The Australian Election – Quirks and Twerks


So the Australian election campaign is coming into its final leg with only eight days to go until polling day. One of the more unique quirks is that even with only nine days to go, the Labor party has not officially launched its election campaign. That’s right, the past month of door-knocking, phone-calling, TV interviews and media debates have not been part any ‘official’ election campaign – the Liberal/National Coalition only launched their campaign three days ago – campaign launches are more of a press event in the last few days of the election period rather than kicking off the campaign.

Not being bound to an election manifesto allows parties to announce new and unheard of policies as the campaign develops, such as the Liberal “buy back the boats” scheme where the Government would buy back fishing boats from islands near Australia to deter people smuggling, or Labor’s announcement that it would support the building of a high speed rail link on the east coast. The logic of the Liberal’s “buy back the boats” plan is somewhat special, as it makes as much sense as buying back cars to stop traffic accidents.

Another interesting quirk is that by election day on September the 7th, around ten percent of the electorate will have voted. Not only by postal votes, but by pre-polling booths around Australia; these booths are found in town halls, city centres, or even airports. One of the largest pre-polling booths is in fact right here in the UK at the Australian embassy – Aussie ex-pats have already been able to cast their votes in person, in the UK. There are even mobile voting stations that will be moving around on election day going from hospitals to nursing homes, to prisons (yes prisoners can vote – you hear that Cameron?).

All in all the Australian voting system is pretty impressive. Compulsory voting, a preferential vote system (al la AV) for the lower House of Representatives, and a proportional representation system for the Senate. The Australian Electoral Commission goes out of its way to make it as easy as possible for as many people as possible to vote. Heck, the election day, September the 7th is even on a Saturday! Contrast that to the UK where out of some arcane tradition we choose to hold it on a Thursday when most people are at work.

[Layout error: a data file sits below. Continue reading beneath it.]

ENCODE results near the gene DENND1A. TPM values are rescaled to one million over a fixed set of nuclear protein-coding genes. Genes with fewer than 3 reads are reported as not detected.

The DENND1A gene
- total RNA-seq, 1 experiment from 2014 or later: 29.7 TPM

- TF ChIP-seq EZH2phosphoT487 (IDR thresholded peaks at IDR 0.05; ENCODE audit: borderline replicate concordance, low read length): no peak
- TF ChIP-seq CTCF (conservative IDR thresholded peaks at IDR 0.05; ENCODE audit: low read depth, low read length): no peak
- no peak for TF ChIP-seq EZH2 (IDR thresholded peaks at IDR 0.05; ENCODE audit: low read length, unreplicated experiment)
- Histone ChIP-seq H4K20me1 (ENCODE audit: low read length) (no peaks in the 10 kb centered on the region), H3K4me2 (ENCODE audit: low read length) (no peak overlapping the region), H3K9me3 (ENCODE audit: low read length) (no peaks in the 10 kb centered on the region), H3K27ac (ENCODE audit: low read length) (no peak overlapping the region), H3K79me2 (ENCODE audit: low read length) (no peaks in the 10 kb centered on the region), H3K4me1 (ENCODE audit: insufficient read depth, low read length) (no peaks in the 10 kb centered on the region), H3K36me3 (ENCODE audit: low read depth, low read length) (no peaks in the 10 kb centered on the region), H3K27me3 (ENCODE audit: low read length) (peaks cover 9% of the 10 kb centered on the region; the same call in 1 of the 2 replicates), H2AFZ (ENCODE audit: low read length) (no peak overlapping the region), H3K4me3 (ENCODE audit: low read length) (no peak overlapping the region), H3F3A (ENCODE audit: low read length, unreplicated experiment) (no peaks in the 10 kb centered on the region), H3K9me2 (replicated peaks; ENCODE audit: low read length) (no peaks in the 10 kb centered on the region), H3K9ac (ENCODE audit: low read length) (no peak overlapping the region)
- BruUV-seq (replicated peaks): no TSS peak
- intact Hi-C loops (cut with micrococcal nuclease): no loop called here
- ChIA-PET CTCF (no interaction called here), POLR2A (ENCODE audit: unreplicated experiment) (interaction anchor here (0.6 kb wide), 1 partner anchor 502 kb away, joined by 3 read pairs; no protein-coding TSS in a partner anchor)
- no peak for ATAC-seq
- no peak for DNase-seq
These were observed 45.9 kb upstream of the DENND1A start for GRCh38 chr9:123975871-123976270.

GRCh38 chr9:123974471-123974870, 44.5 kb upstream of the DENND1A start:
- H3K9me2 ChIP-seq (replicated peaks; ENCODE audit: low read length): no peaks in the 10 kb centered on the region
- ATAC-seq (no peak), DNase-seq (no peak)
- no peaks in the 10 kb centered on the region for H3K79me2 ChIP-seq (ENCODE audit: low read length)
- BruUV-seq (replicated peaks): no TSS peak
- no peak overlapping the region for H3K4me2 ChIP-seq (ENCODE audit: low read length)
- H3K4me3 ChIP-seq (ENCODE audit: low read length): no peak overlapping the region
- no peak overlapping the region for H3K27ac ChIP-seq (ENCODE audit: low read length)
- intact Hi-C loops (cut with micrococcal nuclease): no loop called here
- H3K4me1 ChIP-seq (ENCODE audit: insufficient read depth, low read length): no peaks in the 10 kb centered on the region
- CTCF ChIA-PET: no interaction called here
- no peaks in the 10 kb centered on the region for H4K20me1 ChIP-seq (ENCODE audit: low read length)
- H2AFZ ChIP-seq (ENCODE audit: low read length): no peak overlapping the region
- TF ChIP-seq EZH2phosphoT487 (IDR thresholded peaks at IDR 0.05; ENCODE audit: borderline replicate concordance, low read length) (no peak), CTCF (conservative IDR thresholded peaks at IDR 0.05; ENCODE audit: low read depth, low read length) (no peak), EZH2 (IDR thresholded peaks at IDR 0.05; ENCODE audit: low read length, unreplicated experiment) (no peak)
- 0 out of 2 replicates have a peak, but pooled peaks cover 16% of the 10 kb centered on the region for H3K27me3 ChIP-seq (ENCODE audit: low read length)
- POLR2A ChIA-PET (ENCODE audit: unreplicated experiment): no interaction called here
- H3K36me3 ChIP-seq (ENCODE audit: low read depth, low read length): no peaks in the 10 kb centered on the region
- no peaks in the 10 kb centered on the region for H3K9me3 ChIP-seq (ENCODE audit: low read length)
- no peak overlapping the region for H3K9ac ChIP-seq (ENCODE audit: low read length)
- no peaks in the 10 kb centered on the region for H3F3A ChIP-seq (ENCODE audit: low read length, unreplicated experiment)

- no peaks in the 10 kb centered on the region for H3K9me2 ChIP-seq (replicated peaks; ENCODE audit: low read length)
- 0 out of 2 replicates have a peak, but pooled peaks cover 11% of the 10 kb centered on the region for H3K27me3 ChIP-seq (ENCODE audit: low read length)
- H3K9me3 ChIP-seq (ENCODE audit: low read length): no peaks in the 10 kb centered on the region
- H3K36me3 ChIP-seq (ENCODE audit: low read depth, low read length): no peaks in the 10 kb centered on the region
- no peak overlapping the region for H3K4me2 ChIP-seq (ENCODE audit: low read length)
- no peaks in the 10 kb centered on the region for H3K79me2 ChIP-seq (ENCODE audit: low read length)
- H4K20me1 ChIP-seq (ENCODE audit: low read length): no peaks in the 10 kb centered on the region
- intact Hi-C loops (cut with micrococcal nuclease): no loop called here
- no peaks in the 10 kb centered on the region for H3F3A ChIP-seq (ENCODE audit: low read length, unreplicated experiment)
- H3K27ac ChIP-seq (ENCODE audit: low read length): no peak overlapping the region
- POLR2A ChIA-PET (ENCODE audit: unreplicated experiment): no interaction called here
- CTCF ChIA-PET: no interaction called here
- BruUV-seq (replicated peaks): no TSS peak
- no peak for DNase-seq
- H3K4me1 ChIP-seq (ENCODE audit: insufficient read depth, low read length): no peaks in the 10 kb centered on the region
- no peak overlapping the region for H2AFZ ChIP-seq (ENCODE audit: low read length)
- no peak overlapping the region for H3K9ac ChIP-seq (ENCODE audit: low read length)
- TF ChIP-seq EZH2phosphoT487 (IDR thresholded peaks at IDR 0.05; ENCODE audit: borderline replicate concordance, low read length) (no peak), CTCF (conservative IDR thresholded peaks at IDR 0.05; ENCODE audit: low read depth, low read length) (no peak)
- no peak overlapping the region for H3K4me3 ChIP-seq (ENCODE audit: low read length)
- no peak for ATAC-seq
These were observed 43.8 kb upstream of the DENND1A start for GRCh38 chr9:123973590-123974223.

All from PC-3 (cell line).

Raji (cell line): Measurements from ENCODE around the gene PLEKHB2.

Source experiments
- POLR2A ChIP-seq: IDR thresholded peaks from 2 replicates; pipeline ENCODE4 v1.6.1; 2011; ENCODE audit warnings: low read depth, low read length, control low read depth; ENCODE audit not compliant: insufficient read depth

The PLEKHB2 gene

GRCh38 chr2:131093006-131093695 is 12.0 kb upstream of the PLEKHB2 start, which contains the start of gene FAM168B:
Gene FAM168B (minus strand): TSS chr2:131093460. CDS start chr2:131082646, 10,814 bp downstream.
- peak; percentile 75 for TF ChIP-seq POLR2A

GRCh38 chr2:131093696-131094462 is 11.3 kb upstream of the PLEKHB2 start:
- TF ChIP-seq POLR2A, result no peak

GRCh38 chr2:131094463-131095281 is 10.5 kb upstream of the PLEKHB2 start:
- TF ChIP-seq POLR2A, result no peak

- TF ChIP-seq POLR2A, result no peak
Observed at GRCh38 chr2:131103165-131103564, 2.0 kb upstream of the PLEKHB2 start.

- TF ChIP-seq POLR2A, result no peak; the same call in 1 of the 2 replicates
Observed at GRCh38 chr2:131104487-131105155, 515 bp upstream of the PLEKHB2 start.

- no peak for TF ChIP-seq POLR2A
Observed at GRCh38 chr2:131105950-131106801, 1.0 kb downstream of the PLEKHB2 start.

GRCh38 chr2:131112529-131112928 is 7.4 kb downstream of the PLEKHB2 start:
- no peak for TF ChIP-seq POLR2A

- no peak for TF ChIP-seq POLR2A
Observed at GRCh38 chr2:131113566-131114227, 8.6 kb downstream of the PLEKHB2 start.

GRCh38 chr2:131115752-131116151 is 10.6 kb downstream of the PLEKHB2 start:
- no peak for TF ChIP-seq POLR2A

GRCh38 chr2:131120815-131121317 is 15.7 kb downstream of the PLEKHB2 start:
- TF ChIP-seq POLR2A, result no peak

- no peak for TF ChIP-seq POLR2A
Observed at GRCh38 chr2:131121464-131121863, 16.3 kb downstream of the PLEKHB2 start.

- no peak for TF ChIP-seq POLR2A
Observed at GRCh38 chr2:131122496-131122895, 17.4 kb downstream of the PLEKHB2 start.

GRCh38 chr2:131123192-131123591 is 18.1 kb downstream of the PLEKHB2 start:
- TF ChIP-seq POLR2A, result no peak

Smaller parties are also much more active here in Oz. The voting system allows many smaller parties a (small) but realistic chance at getting a seat in the Senate, and the alternative vote system for the lower house means smaller parties are not a wasted vote. The Bullet Train For Australia Party ( must have been pretty devastated on Monday with Labor’s announcement that they would build a high speed rail link from Melbourne to Brisbane.

Then there’s the Wikileaks party who are running several candidates for the Senate, including the founder and embassy hermit, Julian Assange. Wikileaks spectacularly and disastrously fell apart last week after the resignation of several key candidates after internal disputes.

And finally, there’s the Greens, one of the more popular smaller parties. Apart from Labor, Liberal/Nationals or independents, they are the only national party to have an MP in the House of Representatives. Their seat, the Division of Melbourne, is a fierce battleground between Labor’s Cath Bowtell and the Green’s Adam Bandt MP. The Greens are devoting almost all their resources to holding onto this one seat – everywhere you go in the Melbourne suburbs there are “Adam Bandt” signs and posters on walls and in windows.

Over the past month I’ve been volunteering for Cath Bowtell. Cath is a fantastic candidate for Melbourne, she’s worked in the city with a background in education and trade unions, her kids go to local schools and she’s on the progressive end of the Labor party – a long time supporter for equal marriage and a critic of Labor’s refugee policy. The Division of Melbourne covers most of the centre of the city, an area with a large range of incomes and political views, such as the suburb of Fitzory, which is in particular a hotbed of young progressive voters. Some things about campaigning with Labor are refreshingly similar to back in the UK; the volunteers are all incredibly friendly people, and the campaigning sessions end in a good round of drinks at the pub.

I would like to leave you with this interview of Clive Palmer, the leader of the ‘Palmer United Party’. Clive is a billionaire tycoon, who besides wanting to be the next Prime Minister of Australia, is planning to build the Titanic II. He also is surprisingly good at twerking.

Charlie is a member of UK Labour studying abroad at Monash University and volunteering for Cath Bowtell ( 

The picture above shows a phone banking session for Cath.

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